Edit ModuleShow Tags

Half-baked dreams

How do you know spring has sprung? You might look at the calendar or out the window – seems logical enough. I personally sense the seasons have changed by two indicators:

  1. Neon yellow Peeps flank every end cap of the neighborhood Walgreens
  2. High school seniors are a bit on edge – well, more so than usual – as they await news from their college of choice.

As a former admissions officer, I know firsthand the anticipation that surrounds the receipt and subsequent thickness of the envelope. I recall tearing into that fat manila envelope many years ago and exclaiming, “I’m goin’ to culinary school!” My parents, however, were less than thrilled. They ranked culinary school right up there with attending community college or enlisting in the Marines (I’ll let you decide the order).

At the time, being a chef was a blue-collar gig. August Escoffier’s (aka “The Grandfather of Gastronomy”) reign was 100 years prior, and most people didn’t put too much stock in food service as a legitimate career path. Guidance counselors envisioned my future as a tired line cook with a Lucky Strike dangling from my lips, making SOS at the local greasy spoon. “You need a degree for that?” they’d say, frown lines deepening across their foreheads.

Just as the culinary arts were at their darkest hour since Ron Popeil’s invention of the Showtime Rotisserie (“Set it, and forget it!”), along comes the Food Network. Emeril “Bams!” us with pork fat, and Paula Deen butters us up with biscuits. Early on, to reassure viewers that the network had some credibility, they’d finagle a cameo from Jacques Pepin or Wolfgang Puck.  But if it weren’t for this motley crew of celeb cooks, the culinary artists of the world might be asking, as my elders predicted, “Do you want fries with that?”

What a difference 20 years makes! Culinary arts education is big business now. Google “Culinary School” plus your zip code, and a robust list appears. In Denver alone there are three schools where you can hone your knife skills (four if you include Boulder). That’s great for the industry but bad for lazy teenagers who are considering enrolling because they once made peanut butter cookies in Home Ec; “Skippy” won’t last one week in culinary school.

Those who thought I was practically shipping off to Parris Island weren’t far off. We suited up in our pressed uniforms and steel-toed boots and were given weapons in the form of French knives. We were ready for battle, alright – the battle against odd-shaped vegetables and unruly poultry.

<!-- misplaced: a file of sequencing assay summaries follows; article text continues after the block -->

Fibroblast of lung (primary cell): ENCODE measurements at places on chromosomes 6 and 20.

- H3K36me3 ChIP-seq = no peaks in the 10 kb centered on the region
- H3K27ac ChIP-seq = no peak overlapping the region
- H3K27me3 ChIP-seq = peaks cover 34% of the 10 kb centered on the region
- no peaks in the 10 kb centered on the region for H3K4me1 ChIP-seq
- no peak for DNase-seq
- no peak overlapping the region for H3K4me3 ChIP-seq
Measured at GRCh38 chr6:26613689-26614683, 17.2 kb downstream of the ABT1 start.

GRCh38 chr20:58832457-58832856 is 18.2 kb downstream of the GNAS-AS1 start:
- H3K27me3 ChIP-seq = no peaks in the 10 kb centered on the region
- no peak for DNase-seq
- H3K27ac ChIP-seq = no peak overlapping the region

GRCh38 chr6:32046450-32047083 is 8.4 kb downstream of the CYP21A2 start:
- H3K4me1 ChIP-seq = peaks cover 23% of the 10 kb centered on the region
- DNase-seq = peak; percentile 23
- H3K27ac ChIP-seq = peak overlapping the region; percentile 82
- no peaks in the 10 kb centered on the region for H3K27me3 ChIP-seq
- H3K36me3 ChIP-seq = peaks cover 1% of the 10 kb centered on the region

I survived this boot camp of sorts. I now make a comfortable living with my culinary diploma in tow – skills that I actually use everyday – which is more than I can say for my high school BFF with her Bachelor’s in Sanskrit. Namaste.

While watching Chopped, you might hear your teenager contemplate “I’m thinking about becoming a chef.” Don’t panic. Gaze into my crystal ball of predicted outcomes:

  1. This is a phase, like when he wanted to learn to ride the unicycle and enroll in clown college. It will pass.
  2. His dreams of chefdom will fall by the wayside after discovering that the mandatory 3 a.m. baking class starts on time. He’ll pursue his other passion, Doctor Who, and become a renowned Time Lord.
  3. He will conquer his culinary dreams, audition for Top Chef and star in his own show: BBQ’s, Bars, and Burgers (aka “Triple B”). Eat your heart out, Guy Fieri!

Or in all likelihood…

  1. During his culinary school tenure, he will incessantly moan about how hard it is – then proceed to land a great job, never go hungry and reflect back on his time at culinary school as the best two years of his life!

Good luck, seniors (and parents!). Fingers crossed that the thick envelope of your choice arrives in your mailbox this spring.

Edit Module
Laura Cook Newman

Laura Cook Newman is a professional Chef and Training Manager for a Fortune 500 food manufacturer. She earned her chops at Johnson & Wales University, has an MBA in Marketing and hosts a blog for behind-the-scenes insights on the food service industry. Contact her at www.ThreeHotsAndaCot.net

Get more of our current issue | Subscribe to the magazine | Get our Free e-newsletter

Edit ModuleShow Tags

Archive »Related Articles

Do we need a new word for entrepreneur?

Has the word entrepreneur become too trendy as to have lost its meaning? I’m hearing it and the word entrepreneurship being used in so many conversations incorrectly. I’m critical of the use of the word "entrepreneur"...are you?

Hot tips for emerging company boards

Emerging companies comprise a significant portion of Colorado businesses. Venture capitalists, angel investors and founders make up the shareholders and the boards of directors of many of these companies. I spoke recently to Fran Wheeler, a partner in the Business Department of the Colorado Office...

Three great tips to accelerate success

Although leaders frequently engage me to help them find a shortcut of some sort—to more effective leadership, to a better strategy, to a more highly functioning team—we rarely find a solution that involves little work. Shortcuts to wealth are generally illegal. Shortcuts to leadership are typicall...
Edit ModuleShow Tags

Thanks for contributing to our community-- please keep your comments in good taste and appropriate for our business professional readers.

Add your comment: